Fluted glass panels, rich caramel leather chairs, original tile floor...need I say more? Actually, yes, because the design details of this downtown Detroit restaurant are too good to miss.
Which is why we went straight to the source to find out more: our friend and super talented design director of Patrick Thompson Design, Mary Eskin. Mary, along with a team at Patrick Thompson designed Friend & Associate—the posh full service restaurant at hand. Keep scrolling to see and learn more about Detroit’s newest (and arguably prettiest) restaurant.
AR: Describe Friend & Associate’s vibe in three words.
ME: Familiar, elevated, and authentic. It's a true combination of elevated interior space, the comfort of a familiar face, and genuine hospitality.
AR: What was the inspiration for the design?
ME: The name Friend & Associate resonated so well with us right from the beginning; instantly inspired by the partnership and friendship of the chef and general manager, we dove into the deeper meaning of what it is to share food and drinks with friends, loved ones, and colleagues. Celebrating the richness and comfort, much like a lifelong friendship, we wanted to craft the guest's experience through space and materials to feel like they are always in good company.
AR: The use of luxurious materials stands out in this project. How would you describe your approach to materials in busy spaces like restaurants?
ME: We approached the material selection with great care and attention to detail; our goal was for every selection to be intentional and practical to the end user, but also aligning with ownership’s bottom line. The materials seen throughout this space are a mix of muted tones and soft linear textures intended to stand the test of time.
AR: As a Detroit firm that intimately knows the city, what do you think projects like Friend & Associate do for Detroit?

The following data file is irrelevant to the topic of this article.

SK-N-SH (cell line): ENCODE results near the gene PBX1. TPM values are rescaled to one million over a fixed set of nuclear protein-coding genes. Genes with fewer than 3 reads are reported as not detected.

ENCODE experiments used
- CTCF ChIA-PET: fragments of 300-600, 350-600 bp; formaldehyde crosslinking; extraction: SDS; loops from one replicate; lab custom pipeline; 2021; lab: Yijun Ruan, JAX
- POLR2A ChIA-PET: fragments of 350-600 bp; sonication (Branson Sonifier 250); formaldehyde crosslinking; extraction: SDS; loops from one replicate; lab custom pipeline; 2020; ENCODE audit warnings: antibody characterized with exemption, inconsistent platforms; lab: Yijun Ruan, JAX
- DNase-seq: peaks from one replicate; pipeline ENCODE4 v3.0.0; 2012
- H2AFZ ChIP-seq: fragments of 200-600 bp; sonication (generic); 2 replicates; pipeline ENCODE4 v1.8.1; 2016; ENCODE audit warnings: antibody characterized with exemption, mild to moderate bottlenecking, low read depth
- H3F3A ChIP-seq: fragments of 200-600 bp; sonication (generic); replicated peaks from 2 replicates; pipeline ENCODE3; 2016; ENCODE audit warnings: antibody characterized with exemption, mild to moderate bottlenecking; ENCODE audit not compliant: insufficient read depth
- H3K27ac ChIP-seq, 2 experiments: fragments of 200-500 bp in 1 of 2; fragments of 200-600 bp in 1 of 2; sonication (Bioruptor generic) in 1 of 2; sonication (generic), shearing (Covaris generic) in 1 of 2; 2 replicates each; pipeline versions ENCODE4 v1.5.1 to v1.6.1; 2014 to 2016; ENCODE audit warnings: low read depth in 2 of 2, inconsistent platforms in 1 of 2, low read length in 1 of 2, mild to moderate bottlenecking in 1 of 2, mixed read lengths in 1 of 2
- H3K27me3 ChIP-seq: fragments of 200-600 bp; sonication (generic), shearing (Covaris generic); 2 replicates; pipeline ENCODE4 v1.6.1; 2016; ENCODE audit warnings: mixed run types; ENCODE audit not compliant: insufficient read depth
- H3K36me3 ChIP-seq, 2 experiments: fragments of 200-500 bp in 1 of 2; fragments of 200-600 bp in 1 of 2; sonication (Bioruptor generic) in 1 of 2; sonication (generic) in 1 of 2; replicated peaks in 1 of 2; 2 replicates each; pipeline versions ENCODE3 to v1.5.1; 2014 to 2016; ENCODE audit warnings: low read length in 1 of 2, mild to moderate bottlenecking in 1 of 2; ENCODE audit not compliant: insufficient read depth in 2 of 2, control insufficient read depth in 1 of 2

ME: Detroit’s restaurant and bar scene is becoming well saturated and really pushes new establishments to be unique and sought after.
We were presented with a great opportunity to bring additional depth and elevated design to the Greektown neighborhood; an area of the city undergoing it’s own resurgence with an established repertoire of restaurants and bars.
AR: I love the photography on the walls! Can you tell us a bit more about why those were chosen?
ME: The artwork within the space is a true reflection of iconic friends, associates, associates who became friends, and the like. Each photograph was selected for the nostalgia it evoked; that naturally led us to pick classic dynamic duos in TV, music, and entertainment that are identifiable to guests, sparking fun memories and good conversation.
AR: Is there anything special about this project that guests might not know at first glance?
ME: One special thing we embraced during the construction process was the original tile floor. (The 501 Monroe building, before becoming a few different restaurants, was an international market in the Greektown neighborhood). We'd like to think this was a “happy accident” since we originally planned for an entire new floor to go in; once that tile was fully uncovered, it became very clear that it was meant to be. The palette of materials and finishes throughout was instantly enhanced by the color, pattern, and casualness of the mosaic tile.
AR: Lastly, what’s your favorite part of the space?
ME: The bar. In lieu of a traditional long single-sided bar, the large U-shape bar gives the guest an opportunity to experience the restaurant’s energy from all sides. You become witness to others enjoyment, have the ability to spot a familiar face from across the room, and eludes to effortless conversation with your bartender. Paired with the soft glow of the oversized, sculptural pendant lights above, it’s the perfect spot to spend an evening catching up with a friend over cocktails.
The original mosaic tile floors were uncovered during the construction process, which became a very "happy" accident.
For more swoon-worthy designs, see our best installations from last year.
Update: In September 2019, Friend & Associate is has temporarily closed its doors.